[¶5.]     On August 16, 1982, Eric and appellee, Eric's great-uncle, were checking windmills and cattle on appellee's ranch in Laramie County, Wyoming. With them was Eric's second cousin, Kelly Tegeler. As they were driving back to the ranch house they spotted a coyote north of the road, and at the boys' urging appellee stopped the truck. The boys got out of the cab and climbed up onto the rear bumper to look for the coyote. It was not in sight, and therefore, appellee decided to back up the truck a short distance to get a better view. Appellee climbed back into the cab, but before backing up, turned and saw both boys standing on the rear bumper holding onto the tailgate. He then began backing up, and as he did so, he turned forward momentarily to look for oncoming traffic. Almost immediately, he felt a bump as if he had run over something. He stopped the truck and climbed out of the cab to see what it was. At that point, only Kelly was standing on the rear bumper. Appellee asked him where Eric was, and he said he did not know. Appellee then discovered Eric lying on the ground beneath the truck between the front and rear tires on the passenger side, obviously critically injured. Appellee picked him up, placed him in the cab and quickly drove the four miles to the nearest telephone. When the ambulance arrived Eric was dead.



[¶6.]     On July 18, 1984, appellant filed a complaint in the District Court of Laramie County, Wyoming, alleging that appellee negligently drove his automobile, which negligence proximately caused the death of Eric DeJulio. The case was tried before a twelve-person jury; appellee was the only witness called by appellant to testify to the circumstances of Eric's death. At the appropriate times throughout the trial appellant moved for a directed verdict on the issue of Eric's negligence and on the issue of appellee's negligence. The motions were denied and the case submitted to the jury.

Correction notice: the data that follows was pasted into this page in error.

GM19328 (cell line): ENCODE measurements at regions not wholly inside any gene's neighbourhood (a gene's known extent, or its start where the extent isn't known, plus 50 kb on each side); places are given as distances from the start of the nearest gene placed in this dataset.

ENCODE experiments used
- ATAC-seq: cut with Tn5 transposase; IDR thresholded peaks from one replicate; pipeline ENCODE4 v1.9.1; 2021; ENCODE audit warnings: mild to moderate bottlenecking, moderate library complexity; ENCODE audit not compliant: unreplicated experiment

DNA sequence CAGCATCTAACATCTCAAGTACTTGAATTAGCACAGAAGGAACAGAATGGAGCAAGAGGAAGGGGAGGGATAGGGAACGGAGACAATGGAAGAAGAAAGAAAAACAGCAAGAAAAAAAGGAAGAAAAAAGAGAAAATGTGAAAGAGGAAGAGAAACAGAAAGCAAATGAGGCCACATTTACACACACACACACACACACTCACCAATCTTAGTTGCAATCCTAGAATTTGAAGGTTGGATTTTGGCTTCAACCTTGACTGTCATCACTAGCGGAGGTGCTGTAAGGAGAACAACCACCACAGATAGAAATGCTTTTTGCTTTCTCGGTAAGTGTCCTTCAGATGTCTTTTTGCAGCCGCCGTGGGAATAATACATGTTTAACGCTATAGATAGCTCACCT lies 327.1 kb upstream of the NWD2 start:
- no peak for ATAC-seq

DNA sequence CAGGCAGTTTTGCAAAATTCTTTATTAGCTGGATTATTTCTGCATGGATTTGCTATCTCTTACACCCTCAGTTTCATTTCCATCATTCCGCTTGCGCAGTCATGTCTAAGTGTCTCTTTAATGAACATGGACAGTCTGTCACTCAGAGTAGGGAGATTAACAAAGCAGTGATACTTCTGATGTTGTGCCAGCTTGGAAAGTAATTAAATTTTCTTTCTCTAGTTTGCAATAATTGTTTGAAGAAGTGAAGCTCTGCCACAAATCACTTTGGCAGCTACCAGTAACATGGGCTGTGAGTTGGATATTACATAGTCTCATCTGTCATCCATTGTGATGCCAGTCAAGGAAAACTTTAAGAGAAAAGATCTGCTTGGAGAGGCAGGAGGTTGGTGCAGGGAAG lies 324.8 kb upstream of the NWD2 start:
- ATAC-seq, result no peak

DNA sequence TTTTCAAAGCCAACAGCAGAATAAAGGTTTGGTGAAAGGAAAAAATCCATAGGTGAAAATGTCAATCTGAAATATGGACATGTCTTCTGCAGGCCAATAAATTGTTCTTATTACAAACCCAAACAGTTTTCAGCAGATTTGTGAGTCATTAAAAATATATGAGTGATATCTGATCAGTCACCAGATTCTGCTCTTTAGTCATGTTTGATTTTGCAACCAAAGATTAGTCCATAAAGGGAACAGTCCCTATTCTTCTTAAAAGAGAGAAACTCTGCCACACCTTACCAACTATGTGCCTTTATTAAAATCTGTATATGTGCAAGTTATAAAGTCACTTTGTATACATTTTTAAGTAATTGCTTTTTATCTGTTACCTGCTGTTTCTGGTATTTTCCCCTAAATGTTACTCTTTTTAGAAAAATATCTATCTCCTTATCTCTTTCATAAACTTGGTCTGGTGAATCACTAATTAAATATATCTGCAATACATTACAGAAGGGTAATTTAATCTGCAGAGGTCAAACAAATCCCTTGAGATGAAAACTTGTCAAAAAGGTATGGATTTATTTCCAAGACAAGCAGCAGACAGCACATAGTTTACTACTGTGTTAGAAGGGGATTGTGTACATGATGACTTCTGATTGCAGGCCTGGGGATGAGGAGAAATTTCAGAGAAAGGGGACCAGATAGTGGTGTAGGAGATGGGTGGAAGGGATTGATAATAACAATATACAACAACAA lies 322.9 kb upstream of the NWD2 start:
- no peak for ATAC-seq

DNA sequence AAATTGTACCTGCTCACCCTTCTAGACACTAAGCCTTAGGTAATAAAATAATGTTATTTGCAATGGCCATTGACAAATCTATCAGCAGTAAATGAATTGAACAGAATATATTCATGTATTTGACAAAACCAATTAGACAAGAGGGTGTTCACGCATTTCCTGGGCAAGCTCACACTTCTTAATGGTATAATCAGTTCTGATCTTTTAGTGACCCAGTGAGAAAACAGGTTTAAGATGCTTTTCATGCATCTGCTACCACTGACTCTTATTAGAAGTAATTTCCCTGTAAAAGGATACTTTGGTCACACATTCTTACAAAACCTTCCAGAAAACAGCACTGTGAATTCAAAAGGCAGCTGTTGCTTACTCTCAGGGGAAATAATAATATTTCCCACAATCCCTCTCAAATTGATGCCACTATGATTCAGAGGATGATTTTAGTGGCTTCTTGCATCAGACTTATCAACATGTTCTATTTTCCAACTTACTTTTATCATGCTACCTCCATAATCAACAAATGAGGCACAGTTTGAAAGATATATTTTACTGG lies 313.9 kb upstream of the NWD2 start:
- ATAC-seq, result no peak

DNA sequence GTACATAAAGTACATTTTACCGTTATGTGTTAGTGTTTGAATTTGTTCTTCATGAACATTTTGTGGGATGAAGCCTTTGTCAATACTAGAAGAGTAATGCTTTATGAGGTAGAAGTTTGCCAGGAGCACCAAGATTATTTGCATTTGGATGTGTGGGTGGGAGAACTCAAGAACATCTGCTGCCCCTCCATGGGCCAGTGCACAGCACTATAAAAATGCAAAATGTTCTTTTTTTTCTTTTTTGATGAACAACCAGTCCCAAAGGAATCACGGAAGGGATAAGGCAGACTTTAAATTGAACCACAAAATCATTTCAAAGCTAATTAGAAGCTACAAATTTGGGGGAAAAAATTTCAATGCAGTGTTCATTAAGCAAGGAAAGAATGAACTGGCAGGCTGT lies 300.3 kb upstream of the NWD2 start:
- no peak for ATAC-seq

[¶7.]     On May 9, 1985, the jury rendered a verdict for appellee. Judgment on the verdict was entered May 16, 1985; on May 22 appellant asked the court to set aside the verdict and judgment and grant a new trial, or in the alternative, modify the judgment. An order denying the motion was filed on June 26, 1985.






[¶8.]     In the first issue appellant claims that the jury's verdict is clearly erroneous and against the great weight of the evidence. As appellant recognizes, when dealing with questions of fact, this court will not ordinarily substitute its judgment for that of the jury. Rissler & McMurray Company v. Atlantic Richfield Company, Wyo., 559 P.2d 25 (1977). As a reviewing court, we assume the evidence of the successful party is true, leave out of consideration entirely evidence of the unsuccessful party in conflict therewith, and give the evidence of the successful party every favorable inference which may reasonably be drawn from it. Landmark, Inc. v. Stockmen's Bank&Trust Company, Wyo., 680 P.2d 471 (1984). So long as there is sufficient evidence upon which the jury could rationally base its findings, such findings will not be adjusted in any way by this court. Thomasi v. Koch, Wyo., 660 P.2d 806 (1983). We will rarely accept the invitation to place ourselves in the position of a substitute jury.